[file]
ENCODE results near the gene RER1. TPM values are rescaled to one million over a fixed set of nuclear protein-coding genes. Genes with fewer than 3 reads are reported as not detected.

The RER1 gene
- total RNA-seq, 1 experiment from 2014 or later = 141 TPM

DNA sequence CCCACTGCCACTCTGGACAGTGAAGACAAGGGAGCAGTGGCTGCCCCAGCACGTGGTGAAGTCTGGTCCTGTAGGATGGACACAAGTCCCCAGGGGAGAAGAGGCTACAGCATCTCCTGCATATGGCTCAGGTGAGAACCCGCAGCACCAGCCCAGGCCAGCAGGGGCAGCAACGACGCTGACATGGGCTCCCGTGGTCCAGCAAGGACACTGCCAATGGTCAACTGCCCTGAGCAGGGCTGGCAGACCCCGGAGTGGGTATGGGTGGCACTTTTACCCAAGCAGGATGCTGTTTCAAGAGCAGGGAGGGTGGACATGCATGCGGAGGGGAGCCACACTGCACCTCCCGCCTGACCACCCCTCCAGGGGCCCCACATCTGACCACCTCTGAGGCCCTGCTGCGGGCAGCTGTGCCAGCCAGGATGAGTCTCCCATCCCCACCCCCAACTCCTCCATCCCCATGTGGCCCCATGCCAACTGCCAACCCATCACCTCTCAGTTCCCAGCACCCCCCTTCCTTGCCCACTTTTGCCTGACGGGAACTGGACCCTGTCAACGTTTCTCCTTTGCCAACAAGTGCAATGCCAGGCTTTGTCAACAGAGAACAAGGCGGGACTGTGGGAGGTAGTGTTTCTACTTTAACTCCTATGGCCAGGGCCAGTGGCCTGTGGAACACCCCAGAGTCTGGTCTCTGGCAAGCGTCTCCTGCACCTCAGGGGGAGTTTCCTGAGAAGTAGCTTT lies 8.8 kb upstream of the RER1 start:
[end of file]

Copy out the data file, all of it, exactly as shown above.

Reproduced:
ENCODE results near the gene RER1. TPM values are rescaled to one million over a fixed set of nuclear protein-coding genes. Genes with fewer than 3 reads are reported as not detected.

The RER1 gene
- total RNA-seq, 1 experiment from 2014 or later = 141 TPM

DNA sequence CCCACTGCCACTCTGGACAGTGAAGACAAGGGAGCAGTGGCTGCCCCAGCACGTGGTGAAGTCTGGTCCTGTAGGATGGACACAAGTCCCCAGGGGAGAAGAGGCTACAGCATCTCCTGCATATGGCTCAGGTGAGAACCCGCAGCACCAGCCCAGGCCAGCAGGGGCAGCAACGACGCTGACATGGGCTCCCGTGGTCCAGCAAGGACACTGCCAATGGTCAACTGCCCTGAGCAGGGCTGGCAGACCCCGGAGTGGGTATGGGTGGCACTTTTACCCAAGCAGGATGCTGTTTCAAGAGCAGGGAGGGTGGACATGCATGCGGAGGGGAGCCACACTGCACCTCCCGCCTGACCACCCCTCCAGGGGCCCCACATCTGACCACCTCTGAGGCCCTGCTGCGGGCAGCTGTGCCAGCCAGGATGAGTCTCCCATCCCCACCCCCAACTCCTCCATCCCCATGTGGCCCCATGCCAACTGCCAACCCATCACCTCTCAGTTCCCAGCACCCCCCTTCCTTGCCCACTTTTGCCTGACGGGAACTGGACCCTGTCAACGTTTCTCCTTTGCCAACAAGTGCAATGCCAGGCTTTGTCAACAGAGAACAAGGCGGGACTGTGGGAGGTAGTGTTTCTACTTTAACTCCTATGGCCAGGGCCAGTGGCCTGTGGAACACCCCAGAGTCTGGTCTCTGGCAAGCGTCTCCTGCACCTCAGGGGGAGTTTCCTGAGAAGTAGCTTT lies 8.8 kb upstream of the RER1 start: